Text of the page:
Britain was to announce new measures to combat extreme Internet pornography, newspapers said.
Under proposals to be published by the Home Office, Britain's
interior ministry, it will be an offence punishable by up to three
years in prison to possess images of extreme obscenity or serious
It is currently illegal to import, sell or publish such material in
Britain but not to possess it. Cartoons or text would not be covered
by the proposed offence.
"The intention is to send a message that it has no place in our
society," said Paul Goggins, Home Office minister with responsibility
for Internet crime and sex offences.
"We are not referring to what might be called mainstream pornography
or to the kind of material classified for sale in licensed sex shops.
"By extreme, we mean material which is violent and abusive, featuring
activities which are illegal in themselves and where, in some cases,
the participants may have been the victims of criminal offences," he
In a consultation document to be published later Tuesday, the Home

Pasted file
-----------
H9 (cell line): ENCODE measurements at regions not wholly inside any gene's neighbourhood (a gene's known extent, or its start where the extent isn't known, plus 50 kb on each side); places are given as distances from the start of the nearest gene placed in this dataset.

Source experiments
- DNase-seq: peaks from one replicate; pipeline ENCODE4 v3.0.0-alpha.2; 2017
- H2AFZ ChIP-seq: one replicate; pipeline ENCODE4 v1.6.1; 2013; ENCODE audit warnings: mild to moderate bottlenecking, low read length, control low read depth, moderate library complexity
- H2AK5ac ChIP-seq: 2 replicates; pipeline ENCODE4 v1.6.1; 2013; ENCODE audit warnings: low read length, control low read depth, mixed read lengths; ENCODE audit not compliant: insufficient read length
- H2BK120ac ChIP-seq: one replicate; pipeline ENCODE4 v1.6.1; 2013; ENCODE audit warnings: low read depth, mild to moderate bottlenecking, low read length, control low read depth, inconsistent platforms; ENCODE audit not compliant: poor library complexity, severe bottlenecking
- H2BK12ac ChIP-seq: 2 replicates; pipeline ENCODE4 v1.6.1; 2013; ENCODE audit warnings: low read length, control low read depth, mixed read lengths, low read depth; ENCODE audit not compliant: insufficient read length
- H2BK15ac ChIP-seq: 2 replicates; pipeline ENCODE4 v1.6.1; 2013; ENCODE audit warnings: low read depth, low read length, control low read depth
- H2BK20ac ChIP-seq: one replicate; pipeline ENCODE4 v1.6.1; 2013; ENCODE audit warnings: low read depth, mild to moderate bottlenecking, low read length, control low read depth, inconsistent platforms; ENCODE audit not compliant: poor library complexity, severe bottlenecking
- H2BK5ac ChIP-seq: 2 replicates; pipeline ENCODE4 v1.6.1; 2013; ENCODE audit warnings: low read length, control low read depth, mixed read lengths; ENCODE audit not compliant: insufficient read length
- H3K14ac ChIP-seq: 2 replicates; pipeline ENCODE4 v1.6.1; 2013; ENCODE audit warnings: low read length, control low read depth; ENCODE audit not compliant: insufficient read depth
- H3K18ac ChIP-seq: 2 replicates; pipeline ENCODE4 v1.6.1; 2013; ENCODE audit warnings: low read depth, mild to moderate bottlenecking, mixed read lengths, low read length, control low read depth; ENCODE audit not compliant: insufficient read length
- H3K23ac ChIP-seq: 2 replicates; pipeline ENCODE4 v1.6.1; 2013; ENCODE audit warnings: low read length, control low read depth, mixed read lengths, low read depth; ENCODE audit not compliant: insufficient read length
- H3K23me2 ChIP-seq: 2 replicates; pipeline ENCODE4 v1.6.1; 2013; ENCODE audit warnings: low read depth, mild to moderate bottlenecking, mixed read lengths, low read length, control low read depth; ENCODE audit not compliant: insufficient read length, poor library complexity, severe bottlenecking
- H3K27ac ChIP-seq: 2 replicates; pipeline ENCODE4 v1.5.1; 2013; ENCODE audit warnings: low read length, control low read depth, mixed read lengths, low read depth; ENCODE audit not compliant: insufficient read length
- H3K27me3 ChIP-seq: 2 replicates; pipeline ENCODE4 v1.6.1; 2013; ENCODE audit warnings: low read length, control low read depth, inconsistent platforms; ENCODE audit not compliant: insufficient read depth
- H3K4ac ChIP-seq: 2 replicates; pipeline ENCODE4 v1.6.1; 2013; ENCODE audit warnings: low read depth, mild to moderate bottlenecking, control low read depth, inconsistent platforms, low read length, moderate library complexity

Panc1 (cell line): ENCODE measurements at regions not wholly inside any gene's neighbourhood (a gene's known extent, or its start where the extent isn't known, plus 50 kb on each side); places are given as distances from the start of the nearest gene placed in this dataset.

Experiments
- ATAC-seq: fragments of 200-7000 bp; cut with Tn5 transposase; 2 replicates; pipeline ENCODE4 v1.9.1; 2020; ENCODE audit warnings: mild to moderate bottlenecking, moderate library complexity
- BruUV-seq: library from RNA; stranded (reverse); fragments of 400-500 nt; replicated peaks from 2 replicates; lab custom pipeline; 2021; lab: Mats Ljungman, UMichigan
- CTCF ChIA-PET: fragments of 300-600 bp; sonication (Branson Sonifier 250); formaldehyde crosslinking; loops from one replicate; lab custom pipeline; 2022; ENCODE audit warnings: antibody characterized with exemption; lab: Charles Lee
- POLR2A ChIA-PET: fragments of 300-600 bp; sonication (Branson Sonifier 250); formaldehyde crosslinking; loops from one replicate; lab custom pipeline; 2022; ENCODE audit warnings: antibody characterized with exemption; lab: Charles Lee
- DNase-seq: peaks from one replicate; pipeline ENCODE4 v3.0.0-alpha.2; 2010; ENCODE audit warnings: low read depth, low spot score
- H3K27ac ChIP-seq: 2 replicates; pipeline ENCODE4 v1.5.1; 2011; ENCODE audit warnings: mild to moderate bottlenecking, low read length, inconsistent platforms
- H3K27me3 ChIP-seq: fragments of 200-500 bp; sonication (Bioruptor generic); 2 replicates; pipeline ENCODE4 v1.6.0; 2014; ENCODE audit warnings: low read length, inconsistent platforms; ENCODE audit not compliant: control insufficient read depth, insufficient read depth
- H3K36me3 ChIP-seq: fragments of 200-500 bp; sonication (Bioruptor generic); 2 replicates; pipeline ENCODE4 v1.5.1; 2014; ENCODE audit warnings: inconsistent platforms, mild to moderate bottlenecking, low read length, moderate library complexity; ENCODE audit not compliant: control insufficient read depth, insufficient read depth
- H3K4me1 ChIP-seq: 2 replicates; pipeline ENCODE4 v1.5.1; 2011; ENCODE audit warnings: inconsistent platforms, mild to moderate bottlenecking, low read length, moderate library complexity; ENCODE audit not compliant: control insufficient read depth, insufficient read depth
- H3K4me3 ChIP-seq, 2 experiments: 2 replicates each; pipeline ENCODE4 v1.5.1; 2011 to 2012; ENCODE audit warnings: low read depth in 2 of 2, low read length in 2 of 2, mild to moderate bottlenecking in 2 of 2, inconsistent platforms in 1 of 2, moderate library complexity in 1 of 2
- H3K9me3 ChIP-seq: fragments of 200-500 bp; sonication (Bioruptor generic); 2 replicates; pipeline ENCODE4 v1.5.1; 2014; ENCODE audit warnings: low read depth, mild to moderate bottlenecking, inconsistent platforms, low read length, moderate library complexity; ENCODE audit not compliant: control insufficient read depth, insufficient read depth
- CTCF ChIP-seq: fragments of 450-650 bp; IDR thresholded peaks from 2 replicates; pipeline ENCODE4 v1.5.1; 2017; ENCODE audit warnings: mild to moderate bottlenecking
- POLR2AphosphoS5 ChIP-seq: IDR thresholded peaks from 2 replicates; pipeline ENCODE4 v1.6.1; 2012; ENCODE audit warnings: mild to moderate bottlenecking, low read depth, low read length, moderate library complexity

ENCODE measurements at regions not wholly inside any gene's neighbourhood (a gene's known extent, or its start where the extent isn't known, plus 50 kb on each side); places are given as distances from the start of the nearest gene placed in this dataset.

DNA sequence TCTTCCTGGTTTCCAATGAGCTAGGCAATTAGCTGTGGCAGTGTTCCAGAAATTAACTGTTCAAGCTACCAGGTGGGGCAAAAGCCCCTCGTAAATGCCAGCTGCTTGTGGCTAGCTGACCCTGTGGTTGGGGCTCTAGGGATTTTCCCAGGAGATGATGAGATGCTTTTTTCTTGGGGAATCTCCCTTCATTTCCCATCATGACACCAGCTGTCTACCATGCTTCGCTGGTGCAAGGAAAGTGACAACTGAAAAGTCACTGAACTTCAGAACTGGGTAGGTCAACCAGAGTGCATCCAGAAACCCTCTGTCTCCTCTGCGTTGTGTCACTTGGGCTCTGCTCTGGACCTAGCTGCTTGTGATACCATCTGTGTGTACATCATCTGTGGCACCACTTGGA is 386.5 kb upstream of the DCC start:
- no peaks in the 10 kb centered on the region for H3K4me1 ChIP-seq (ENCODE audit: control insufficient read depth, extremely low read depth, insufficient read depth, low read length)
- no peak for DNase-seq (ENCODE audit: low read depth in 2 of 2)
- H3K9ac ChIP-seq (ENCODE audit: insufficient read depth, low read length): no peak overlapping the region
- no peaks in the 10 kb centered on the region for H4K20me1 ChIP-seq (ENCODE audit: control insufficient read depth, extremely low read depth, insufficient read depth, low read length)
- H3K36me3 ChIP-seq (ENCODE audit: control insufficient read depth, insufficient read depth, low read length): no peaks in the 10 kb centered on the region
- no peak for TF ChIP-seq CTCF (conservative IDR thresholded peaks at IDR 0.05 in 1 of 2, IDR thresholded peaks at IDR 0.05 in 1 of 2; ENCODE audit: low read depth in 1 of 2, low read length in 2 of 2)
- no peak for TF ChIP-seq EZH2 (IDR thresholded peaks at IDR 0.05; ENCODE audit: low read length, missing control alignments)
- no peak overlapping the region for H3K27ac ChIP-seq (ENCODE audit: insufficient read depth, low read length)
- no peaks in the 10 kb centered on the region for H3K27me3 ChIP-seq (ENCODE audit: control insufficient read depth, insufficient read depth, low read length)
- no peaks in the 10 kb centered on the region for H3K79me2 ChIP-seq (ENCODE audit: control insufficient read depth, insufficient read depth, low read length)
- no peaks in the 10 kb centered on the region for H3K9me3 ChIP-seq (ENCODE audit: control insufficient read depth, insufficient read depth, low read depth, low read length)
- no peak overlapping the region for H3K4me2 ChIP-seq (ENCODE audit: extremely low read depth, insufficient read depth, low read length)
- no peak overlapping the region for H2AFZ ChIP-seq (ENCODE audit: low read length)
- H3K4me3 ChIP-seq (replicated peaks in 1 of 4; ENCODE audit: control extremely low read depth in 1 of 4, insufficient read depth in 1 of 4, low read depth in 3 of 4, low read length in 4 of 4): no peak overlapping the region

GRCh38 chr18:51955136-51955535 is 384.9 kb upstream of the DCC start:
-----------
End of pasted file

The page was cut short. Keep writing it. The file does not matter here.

Office was to suggest outlawing the depiction of bestiality,
necrophilia or extreme violence involving grievous bodily harm.
"There is some evidence that the boundaries are being pushed back and
that even more extremist images are now being sought and provided,"
the paper was to say.
The document says there are hundreds of websites "offering a wide
range of material featuring the torture of (mostly female) victims."
"It is not the intention to penalise people who stumble across the
material, have it sent to them without their consent or have a
legitimate reason -- such as law enforcement -- for dealing with it."
The Financial Times business daily said Internet service providers
were worried they could be lumbered with a legal duty to "police the